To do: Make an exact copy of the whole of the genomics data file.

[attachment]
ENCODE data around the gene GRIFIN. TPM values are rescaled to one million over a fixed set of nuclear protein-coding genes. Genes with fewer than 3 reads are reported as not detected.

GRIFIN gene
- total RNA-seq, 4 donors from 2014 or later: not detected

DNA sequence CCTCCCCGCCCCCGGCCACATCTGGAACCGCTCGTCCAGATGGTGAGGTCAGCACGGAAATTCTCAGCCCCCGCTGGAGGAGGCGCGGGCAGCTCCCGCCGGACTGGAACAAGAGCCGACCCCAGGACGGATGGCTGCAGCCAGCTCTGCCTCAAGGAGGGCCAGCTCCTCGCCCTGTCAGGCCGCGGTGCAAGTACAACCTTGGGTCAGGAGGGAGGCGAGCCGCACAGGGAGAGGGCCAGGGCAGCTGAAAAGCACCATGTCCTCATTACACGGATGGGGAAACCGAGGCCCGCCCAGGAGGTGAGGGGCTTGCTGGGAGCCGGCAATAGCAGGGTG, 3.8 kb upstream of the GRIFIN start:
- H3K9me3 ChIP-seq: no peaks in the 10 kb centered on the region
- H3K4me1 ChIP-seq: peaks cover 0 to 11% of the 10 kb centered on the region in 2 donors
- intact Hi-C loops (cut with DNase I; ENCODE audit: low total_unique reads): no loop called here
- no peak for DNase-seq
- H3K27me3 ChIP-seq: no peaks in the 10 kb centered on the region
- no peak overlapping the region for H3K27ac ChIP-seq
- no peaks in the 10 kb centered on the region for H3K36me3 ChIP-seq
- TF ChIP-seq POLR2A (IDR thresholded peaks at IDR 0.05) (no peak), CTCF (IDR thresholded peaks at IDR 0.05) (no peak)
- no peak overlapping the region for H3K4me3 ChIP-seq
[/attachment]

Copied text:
ENCODE data around the gene GRIFIN. TPM values are rescaled to one million over a fixed set of nuclear protein-coding genes. Genes with fewer than 3 reads are reported as not detected.

GRIFIN gene
- total RNA-seq, 4 donors from 2014 or later: not detected

DNA sequence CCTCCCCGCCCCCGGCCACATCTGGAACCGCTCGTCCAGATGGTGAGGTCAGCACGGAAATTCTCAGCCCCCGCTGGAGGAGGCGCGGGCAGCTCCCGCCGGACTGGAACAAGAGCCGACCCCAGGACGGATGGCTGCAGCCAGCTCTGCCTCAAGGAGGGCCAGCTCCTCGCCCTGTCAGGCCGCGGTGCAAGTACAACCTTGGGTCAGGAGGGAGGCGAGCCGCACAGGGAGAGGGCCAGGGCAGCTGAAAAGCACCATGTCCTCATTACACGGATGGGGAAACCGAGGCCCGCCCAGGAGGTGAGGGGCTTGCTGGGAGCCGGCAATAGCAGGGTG, 3.8 kb upstream of the GRIFIN start:
- H3K9me3 ChIP-seq: no peaks in the 10 kb centered on the region
- H3K4me1 ChIP-seq: peaks cover 0 to 11% of the 10 kb centered on the region in 2 donors
- intact Hi-C loops (cut with DNase I; ENCODE audit: low total_unique reads): no loop called here
- no peak for DNase-seq
- H3K27me3 ChIP-seq: no peaks in the 10 kb centered on the region
- no peak overlapping the region for H3K27ac ChIP-seq
- no peaks in the 10 kb centered on the region for H3K36me3 ChIP-seq
- TF ChIP-seq POLR2A (IDR thresholded peaks at IDR 0.05) (no peak), CTCF (IDR thresholded peaks at IDR 0.05) (no peak)
- no peak overlapping the region for H3K4me3 ChIP-seq